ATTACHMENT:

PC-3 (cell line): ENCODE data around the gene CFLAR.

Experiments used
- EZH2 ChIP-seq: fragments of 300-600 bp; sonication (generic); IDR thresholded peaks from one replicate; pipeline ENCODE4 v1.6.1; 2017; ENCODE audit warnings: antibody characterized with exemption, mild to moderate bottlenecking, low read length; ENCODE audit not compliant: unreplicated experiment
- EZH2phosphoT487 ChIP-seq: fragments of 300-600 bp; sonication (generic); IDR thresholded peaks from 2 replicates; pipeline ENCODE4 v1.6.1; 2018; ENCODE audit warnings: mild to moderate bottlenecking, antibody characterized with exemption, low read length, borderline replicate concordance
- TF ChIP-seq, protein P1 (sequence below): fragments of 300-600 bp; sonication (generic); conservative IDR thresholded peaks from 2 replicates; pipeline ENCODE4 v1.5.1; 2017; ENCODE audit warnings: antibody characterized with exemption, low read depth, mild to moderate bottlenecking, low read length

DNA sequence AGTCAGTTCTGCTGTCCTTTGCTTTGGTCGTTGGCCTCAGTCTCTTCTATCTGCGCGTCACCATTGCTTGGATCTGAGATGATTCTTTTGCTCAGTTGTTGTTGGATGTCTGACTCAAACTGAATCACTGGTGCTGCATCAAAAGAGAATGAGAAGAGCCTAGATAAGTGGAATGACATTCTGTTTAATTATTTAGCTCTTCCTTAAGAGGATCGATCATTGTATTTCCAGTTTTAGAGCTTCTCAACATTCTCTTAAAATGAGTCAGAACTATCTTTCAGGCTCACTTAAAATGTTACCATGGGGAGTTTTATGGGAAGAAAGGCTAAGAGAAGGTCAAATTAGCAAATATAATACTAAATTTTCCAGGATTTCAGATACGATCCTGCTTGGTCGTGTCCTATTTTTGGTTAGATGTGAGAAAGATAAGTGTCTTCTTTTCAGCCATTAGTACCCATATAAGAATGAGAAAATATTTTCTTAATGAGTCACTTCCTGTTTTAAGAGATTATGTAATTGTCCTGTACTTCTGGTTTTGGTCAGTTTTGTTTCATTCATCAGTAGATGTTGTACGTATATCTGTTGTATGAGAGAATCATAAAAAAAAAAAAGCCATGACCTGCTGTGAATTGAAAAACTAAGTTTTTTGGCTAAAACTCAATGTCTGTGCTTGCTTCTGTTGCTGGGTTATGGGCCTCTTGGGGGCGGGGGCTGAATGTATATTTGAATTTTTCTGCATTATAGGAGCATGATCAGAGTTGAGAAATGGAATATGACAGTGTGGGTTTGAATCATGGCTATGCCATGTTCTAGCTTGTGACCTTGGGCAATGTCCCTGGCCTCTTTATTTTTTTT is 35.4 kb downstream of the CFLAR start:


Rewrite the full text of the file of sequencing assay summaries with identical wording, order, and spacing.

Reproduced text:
PC-3 (cell line): ENCODE data around the gene CFLAR.

Experiments used
- EZH2 ChIP-seq: fragments of 300-600 bp; sonication (generic); IDR thresholded peaks from one replicate; pipeline ENCODE4 v1.6.1; 2017; ENCODE audit warnings: antibody characterized with exemption, mild to moderate bottlenecking, low read length; ENCODE audit not compliant: unreplicated experiment
- EZH2phosphoT487 ChIP-seq: fragments of 300-600 bp; sonication (generic); IDR thresholded peaks from 2 replicates; pipeline ENCODE4 v1.6.1; 2018; ENCODE audit warnings: mild to moderate bottlenecking, antibody characterized with exemption, low read length, borderline replicate concordance
- TF ChIP-seq, protein P1 (sequence below): fragments of 300-600 bp; sonication (generic); conservative IDR thresholded peaks from 2 replicates; pipeline ENCODE4 v1.5.1; 2017; ENCODE audit warnings: antibody characterized with exemption, low read depth, mild to moderate bottlenecking, low read length

DNA sequence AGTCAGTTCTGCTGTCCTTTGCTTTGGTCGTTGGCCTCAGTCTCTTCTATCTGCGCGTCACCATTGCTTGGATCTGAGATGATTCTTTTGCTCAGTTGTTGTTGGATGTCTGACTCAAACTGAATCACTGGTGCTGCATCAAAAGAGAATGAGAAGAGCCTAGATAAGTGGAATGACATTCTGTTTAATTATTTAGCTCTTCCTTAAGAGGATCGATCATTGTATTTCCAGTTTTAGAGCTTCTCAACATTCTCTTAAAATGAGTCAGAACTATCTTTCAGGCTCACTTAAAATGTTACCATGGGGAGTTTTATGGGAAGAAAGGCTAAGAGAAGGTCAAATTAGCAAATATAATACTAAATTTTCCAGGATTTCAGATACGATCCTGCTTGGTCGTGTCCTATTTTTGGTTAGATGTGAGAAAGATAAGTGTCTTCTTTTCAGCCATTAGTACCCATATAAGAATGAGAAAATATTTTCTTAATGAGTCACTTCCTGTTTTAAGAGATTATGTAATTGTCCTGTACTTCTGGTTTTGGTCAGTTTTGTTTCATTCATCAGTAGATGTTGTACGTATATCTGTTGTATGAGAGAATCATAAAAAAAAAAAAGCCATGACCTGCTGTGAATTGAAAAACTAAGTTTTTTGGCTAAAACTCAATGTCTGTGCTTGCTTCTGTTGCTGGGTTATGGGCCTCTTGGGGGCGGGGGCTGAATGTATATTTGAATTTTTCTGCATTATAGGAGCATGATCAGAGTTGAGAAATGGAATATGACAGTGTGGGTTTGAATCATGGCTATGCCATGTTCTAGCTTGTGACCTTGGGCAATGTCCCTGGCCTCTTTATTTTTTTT is 35.4 kb downstream of the CFLAR start: